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Originally published Thursday, July 4, 2013 at 3:05 PM

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‘Unfinished Song’: Scenes of a marriage in twilight

A review of “Unfinished Song,” a drama about a marriage in its twilight, starring Terence Stamp, Vanessa Redgrave and Gemma Arterton.

Seattle Times movie critic

Movie Review 3 stars

‘Unfinished Song,’ with Terence Stamp, Gemma Arterton, Vanessa Redgrave, Christopher Eccleston. Written and directed by Paul Andrew Williams. 96 minutes. Rated PG-13 for some sexual references and rude gestures. Seven Gables.

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Paul Andrew Williams’ “Unfinished Song” is the gentle story of a marriage, and of how music can help make a broken heart whole again. Arthur (Terence Stamp) and Marion (Vanessa Redgrave) are in the twilight of their many years together: She’s terribly ill with cancer; he takes meticulous care of her but is unable to say what she means to him, or to connect with anyone else. He brings her to rehearsals of her community choir, led by a young woman named Elizabeth (Gemma Arterton); he admonishes their son (Christopher Eccleston) for not visiting more often; mostly, he just watches Marion finding joy in the moment, and wonders why he can’t do so.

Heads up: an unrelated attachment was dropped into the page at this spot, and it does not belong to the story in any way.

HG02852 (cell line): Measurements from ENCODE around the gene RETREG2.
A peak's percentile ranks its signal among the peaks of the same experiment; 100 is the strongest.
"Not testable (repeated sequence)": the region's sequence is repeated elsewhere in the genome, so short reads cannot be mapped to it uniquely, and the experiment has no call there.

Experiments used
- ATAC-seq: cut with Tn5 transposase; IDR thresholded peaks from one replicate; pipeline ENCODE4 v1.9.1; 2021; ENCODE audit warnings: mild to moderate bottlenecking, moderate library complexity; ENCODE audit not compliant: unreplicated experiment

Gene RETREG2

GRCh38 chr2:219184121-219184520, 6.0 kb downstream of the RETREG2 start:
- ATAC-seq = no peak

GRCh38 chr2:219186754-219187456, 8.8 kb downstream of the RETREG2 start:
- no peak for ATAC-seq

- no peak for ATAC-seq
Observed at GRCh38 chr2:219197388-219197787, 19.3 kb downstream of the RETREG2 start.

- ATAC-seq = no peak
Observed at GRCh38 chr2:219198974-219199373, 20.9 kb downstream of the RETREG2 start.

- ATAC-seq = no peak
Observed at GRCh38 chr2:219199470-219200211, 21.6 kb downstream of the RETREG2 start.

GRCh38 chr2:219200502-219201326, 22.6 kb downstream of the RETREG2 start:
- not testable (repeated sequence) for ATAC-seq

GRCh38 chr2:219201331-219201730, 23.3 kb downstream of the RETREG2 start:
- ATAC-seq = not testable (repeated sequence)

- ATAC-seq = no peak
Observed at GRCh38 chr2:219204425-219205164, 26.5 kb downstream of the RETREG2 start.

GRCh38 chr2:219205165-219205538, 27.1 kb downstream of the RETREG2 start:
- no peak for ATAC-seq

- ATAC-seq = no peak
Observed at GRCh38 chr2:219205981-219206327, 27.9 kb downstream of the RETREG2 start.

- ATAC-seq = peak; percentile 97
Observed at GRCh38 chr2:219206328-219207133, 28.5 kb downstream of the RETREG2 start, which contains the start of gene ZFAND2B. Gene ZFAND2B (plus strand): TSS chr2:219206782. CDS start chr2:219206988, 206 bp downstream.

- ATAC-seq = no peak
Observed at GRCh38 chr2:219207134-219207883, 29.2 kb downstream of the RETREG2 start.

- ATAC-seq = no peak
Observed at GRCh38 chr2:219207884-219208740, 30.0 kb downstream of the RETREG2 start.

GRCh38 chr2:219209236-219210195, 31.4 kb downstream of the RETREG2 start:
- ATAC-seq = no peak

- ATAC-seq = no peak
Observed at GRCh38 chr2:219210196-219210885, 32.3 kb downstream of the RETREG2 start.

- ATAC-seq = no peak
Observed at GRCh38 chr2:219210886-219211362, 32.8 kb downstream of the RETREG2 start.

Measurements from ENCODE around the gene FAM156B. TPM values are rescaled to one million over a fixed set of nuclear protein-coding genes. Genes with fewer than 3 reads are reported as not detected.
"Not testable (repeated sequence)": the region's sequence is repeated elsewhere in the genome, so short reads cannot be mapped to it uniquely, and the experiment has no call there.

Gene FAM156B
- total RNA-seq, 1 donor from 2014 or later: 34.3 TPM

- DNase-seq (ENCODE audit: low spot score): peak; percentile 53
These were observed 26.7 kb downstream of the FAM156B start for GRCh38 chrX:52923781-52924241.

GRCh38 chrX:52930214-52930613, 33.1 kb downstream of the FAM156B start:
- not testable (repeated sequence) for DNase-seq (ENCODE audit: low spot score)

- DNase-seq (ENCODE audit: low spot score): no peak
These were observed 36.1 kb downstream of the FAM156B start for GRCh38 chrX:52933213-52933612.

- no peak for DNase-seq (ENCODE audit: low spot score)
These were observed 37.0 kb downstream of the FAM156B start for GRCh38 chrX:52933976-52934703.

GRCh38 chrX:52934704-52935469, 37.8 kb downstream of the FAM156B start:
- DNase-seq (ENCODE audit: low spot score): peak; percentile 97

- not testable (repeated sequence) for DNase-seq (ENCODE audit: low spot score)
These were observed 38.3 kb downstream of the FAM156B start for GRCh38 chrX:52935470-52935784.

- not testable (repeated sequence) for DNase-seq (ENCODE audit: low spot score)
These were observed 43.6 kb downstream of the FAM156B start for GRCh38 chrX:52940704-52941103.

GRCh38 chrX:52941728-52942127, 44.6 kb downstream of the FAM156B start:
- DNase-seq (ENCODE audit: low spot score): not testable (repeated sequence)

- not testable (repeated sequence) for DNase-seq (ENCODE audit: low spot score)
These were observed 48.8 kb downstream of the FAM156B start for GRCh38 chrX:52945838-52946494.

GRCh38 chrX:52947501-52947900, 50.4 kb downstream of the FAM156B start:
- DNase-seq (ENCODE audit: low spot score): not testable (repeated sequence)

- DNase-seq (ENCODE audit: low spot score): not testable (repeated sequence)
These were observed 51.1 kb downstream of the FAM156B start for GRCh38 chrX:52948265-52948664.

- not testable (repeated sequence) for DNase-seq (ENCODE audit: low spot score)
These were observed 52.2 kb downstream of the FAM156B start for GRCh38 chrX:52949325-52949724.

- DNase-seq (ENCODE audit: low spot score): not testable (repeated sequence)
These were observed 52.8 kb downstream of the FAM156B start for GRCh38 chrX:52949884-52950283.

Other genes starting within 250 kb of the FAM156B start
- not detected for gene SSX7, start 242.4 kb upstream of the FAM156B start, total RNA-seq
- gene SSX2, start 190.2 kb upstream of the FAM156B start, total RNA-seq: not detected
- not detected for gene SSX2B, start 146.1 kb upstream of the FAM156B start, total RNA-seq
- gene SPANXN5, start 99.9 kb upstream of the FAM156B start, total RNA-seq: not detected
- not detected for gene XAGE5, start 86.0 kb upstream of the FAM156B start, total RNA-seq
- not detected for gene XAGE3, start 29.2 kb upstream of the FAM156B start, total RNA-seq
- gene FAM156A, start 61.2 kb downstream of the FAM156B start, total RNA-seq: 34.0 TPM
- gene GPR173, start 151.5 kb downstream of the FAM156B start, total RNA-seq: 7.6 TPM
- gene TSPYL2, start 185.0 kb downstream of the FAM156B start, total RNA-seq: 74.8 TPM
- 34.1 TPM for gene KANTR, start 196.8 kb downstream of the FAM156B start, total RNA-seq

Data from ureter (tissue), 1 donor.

Stamp and Redgrave are, of course, marvelous together. Does anyone radiate childlike happiness on-screen quite like Redgrave? Her Marion is one of those lucky souls who always finds a reason to smile, and you can see why this sunshiny woman, many decades ago, chose a man who walks around under a cloud — she wanted to be his light. Stamp, quiet and controlled, lets us see Arthur’s pain in the tiniest of glimpses; at one point, after Marion has sung a song for him, his face looks like he might be crying, but somewhere deep inside.

When it steps away from Marion and Arthur, “Unfinished Song” falters. Elizabeth, despite Arterton’s charms, is a plot device rather than a person (when she shows up late one night to talk to Arthur, it’s because the screenplay requires her to do so, not because there’s any reason why she would), a long final sequence involving a choir competition feels unnecessarily contrived, and Arthur’s up-and-down relationship with his son is disappointingly predictable. But I won’t deny that Arthur’s big moment in the film’s final act brought tears to my eyes. Though it’s only Stamp we see, you feel that Redgrave’s still with him; her touching performance still resonates, even when she isn’t there.

Moira Macdonald: 206-464-2725 or

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